6) Two F2 force vectors pointing straight up at an undetermined point close to the end of the base.

You have indicated the weight of the coat stand is 5 kg.

You then show some calculations that don't make much sense to me so I'm going to ignore them and describe a problem with some missing information and then show how I might work through some calculations.

Missing information

Where is the center of gravity of the coat rack? You didn't provide this, so I'm going to assume you have 4 pegs on each of four sides and the base has 4 legs precisely under each peg based on needing to hang 4 coats. I'm also going to assume that the pegs, vertical, and leg pieces are made out of the same square cross section and material. Total material is 4x15 (pegs) + 4x25 (legs) + 170 = 230 cm. If I did the math correctly, this means that the material weighs about 21.75 g/cm. From this we can calculate the center of gravity to be 15 cm up from the base. (Half of 230 cm is 115 cm. 100 cm is in the base, so you need 15 cm of the vertical to get to half of the material). This is a reasonably low center of gravity so the rack is fairly stable with no coat load.

This means that there is a 5 Kg force vector pointing straight down from a point 15 cm up the vertical post of the coat stand. This is considerably different from where you have F2.

worst imbalanced loading problem case

If coats are hung symetcially, the the coat stand is balanced. If you want to figure out the worst case imbalance, you need to look into a single coat and a two coat on adjacent pegs.

single coat case

Assume theta is 30 degress, then 15 cos theta = 15 x .866 = 13 cm. For the coat rack to tip over, the coat rack will have to tip so that it moves 12 cm before it is beyond the end of the leg. min tan tip angle = 12/170 so min angle is 4 degrees. The actual tip angle will be greater because there is a counter balancing force 5 Kg downward force from the center of gravity of the coat stand itself. Note: If you used lighter materials this extra margin would be less. To actually calculate what the tip angle is you need to do some torque calculations based on figuring out where the center of gravity moves to because of the weight of the coat.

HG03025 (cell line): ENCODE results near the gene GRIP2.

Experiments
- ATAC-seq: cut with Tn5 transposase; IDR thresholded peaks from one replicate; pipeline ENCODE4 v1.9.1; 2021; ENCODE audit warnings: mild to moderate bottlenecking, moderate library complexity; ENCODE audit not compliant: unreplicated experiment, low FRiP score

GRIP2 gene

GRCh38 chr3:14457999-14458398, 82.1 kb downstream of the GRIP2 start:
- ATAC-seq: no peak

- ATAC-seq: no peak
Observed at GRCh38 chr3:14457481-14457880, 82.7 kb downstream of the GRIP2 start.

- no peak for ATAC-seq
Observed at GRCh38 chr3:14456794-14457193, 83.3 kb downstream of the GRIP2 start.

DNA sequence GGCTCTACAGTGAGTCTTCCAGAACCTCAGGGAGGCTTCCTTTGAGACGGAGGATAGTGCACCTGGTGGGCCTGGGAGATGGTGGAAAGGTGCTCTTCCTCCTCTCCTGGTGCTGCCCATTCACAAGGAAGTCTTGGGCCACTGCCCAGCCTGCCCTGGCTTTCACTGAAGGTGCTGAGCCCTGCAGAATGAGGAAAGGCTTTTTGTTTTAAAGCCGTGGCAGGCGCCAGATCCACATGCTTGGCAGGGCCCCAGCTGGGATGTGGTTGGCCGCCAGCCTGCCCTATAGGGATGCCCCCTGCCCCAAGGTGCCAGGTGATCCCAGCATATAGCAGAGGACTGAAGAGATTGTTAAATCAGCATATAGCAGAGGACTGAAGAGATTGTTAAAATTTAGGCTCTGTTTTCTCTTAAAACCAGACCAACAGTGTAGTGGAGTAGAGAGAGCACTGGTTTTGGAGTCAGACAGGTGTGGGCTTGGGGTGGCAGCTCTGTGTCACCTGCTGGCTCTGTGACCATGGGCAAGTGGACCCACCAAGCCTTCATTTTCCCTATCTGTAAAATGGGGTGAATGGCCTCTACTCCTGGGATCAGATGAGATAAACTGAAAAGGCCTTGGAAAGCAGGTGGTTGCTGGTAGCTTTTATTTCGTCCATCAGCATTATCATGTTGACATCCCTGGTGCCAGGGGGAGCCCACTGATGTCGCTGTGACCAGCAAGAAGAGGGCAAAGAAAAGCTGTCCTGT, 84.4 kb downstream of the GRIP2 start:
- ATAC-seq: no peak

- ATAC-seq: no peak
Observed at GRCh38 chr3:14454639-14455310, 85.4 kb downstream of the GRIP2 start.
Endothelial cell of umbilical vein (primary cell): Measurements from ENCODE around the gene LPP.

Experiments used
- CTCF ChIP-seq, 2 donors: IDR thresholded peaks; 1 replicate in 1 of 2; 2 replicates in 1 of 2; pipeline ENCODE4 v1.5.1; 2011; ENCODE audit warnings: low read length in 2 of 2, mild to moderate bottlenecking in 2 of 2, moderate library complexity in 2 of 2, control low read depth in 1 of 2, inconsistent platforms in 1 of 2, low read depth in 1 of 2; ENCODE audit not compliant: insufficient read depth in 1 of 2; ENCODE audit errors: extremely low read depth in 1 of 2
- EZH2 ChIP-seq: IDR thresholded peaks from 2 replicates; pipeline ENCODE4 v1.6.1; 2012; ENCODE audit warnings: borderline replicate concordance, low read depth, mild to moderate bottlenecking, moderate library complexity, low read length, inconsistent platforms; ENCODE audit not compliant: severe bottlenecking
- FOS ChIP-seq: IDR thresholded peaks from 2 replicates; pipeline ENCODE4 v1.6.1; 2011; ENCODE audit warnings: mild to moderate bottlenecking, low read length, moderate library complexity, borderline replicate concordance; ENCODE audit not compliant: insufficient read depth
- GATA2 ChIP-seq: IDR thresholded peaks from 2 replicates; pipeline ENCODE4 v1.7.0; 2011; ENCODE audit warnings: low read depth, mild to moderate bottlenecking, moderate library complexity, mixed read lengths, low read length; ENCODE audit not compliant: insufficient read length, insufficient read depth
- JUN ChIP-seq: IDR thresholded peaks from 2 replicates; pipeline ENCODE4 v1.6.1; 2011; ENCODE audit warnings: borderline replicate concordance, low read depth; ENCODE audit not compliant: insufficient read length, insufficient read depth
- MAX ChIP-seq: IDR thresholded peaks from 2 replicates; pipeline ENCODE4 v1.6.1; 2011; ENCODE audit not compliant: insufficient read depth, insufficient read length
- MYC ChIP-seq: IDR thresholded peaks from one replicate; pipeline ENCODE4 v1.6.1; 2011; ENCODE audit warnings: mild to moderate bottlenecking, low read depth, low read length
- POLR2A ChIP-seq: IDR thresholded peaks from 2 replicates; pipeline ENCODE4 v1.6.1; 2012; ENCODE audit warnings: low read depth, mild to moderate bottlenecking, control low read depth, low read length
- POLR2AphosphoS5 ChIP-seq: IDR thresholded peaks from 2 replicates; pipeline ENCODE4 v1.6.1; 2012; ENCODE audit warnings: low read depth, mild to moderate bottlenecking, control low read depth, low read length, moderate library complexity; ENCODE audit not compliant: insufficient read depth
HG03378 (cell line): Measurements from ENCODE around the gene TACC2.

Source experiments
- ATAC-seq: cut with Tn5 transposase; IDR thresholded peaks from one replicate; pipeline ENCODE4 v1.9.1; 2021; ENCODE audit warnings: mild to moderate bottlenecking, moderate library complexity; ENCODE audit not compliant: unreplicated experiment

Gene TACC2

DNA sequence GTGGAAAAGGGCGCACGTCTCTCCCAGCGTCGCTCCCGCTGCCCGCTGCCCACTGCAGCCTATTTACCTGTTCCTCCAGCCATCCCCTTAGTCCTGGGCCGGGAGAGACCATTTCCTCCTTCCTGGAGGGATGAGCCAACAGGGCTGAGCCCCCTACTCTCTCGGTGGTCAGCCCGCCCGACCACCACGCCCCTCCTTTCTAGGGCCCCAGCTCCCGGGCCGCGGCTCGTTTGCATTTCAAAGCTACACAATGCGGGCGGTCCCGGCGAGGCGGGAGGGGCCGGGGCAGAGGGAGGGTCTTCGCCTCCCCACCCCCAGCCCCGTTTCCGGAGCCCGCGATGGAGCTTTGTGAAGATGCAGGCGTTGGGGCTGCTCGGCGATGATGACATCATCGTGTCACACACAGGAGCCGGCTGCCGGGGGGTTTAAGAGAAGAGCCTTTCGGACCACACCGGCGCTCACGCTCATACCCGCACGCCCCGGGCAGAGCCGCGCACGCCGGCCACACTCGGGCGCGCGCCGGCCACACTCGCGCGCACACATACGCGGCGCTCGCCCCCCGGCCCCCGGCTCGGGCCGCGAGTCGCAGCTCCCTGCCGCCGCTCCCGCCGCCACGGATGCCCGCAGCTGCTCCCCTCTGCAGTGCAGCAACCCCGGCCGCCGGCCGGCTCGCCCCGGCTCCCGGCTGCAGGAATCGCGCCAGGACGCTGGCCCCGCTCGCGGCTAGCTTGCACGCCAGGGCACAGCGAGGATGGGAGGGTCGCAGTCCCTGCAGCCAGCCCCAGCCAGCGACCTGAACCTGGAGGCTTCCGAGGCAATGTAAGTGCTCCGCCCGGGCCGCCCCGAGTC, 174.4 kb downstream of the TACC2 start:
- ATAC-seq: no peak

two adjacent coats

The effective base and peg distance is now the square root of 2 times what it was in the single coat case or about 70 percent of what it was because of where the center of the coat gravity is. Which is a 17.5 base - 9.1 peg = 8.4 cm is the min tip point (again obtained by ignoring the weight of the coat rack itself). This turns out to be 2.8 degrees if I did the math correctly.

This is not a lot of margin if the floor is carpet or isn't level so you really need to do the torque on the center of gravity calculations to determine how much extra margin you have.

single coat torque calculations

10 Kg * 15 cm = 150 Kg-cm on the peg to post joint. By having four pegs joined at the same point, this is going to be a very weak point. If you reduced the length of the pegs in half you would halve the torque on the joint by half. This would also double the min tip angles and lower the center of gravity and reduce the overall weight.

Torque on the vertical is a bit more complicated. The effective vertical length for torque purposes is 7.5 cm less which comes from 15 sin 30. 15 Kg * 15 cm = X Kg * 162.5 cm = 150 Kg-cm. X = .92 Kg.

To calculate how much deflection the vertical member has with this this loading you are going to have to look up some beam deflection equations and bulk modulus wood propertiies and see if it is going to deflect enough to approach the minimum tip angle. Finding the bulk modulus of a specific wood sample is not going to be easy.

The other approach is to run a test the actual piece. Put blocks of wood supporting a clear span of 162.5 cm and put a weight twice the end load in the middle (1.84 Kg) and measure how much deflection you see. Double the midpoint deflection as an estimate of end point deflection and figure out the equivalent angle using arc sin( deflection / 162.5)

Personally, I would do the physical experiment instead of trying to estimate the correct bulk modulus for a wood sample.

The base joints can be an overlapping tenon joint so the stress density can be significantly less than the peg joints.

Hope this explains one engineering approach to the design calculations.

-Craig

- Craig_Bridge
- Expert
**Posts:**1297**Joined:**Mon Oct 16, 2006 11:47 am